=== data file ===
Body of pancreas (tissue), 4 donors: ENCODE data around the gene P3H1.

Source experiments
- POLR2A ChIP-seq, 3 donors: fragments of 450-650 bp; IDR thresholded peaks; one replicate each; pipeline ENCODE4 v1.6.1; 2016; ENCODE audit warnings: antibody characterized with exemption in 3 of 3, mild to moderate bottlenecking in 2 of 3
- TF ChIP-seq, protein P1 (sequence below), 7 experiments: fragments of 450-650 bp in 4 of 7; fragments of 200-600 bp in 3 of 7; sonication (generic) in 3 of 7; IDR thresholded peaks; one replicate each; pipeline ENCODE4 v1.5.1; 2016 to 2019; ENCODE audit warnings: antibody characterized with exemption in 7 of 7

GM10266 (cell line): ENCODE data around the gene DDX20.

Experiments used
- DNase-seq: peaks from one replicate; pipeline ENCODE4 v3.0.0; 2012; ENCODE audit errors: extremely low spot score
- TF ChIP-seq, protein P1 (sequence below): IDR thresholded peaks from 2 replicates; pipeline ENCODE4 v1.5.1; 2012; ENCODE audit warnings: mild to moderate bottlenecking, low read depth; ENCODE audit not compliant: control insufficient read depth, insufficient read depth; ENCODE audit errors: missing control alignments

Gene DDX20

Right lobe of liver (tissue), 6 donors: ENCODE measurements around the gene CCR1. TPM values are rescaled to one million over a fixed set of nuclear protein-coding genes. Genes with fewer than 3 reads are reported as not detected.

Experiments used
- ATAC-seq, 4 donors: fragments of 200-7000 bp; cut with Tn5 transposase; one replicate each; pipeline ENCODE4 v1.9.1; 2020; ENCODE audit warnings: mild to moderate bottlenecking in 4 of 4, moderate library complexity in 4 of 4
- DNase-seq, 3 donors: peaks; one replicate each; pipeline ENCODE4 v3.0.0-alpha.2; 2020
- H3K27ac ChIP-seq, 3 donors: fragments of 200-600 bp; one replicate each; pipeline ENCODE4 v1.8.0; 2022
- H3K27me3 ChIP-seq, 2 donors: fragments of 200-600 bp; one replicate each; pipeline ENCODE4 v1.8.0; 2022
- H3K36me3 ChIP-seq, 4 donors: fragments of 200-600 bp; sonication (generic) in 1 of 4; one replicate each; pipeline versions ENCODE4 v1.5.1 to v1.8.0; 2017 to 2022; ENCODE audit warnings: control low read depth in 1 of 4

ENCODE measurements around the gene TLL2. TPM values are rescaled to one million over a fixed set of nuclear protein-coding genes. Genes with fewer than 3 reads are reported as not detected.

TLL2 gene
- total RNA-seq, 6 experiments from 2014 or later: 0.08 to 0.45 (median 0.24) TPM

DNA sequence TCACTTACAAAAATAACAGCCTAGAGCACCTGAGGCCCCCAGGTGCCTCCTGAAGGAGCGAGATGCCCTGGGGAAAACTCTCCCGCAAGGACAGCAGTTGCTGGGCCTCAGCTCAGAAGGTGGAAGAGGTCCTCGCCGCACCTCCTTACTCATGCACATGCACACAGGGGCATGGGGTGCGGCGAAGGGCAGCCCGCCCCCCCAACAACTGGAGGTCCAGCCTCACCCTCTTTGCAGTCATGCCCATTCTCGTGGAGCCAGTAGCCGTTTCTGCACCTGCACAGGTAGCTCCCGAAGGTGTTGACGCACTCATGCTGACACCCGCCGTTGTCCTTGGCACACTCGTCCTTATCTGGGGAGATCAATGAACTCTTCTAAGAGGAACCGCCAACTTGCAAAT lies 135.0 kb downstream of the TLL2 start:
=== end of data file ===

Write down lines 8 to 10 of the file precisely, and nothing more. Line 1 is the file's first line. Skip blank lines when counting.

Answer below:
- TF ChIP-seq, protein P1 (sequence below): IDR thresholded peaks from 2 replicates; pipeline ENCODE4 v1.5.1; 2012; ENCODE audit warnings: mild to moderate bottlenecking, low read depth; ENCODE audit not compliant: control insufficient read depth, insufficient read depth; ENCODE audit errors: missing control alignments

Gene DDX20

Right lobe of liver (tissue), 6 donors: ENCODE measurements around the gene CCR1. TPM values are rescaled to one million over a fixed set of nuclear protein-coding genes. Genes with fewer than 3 reads are reported as not detected.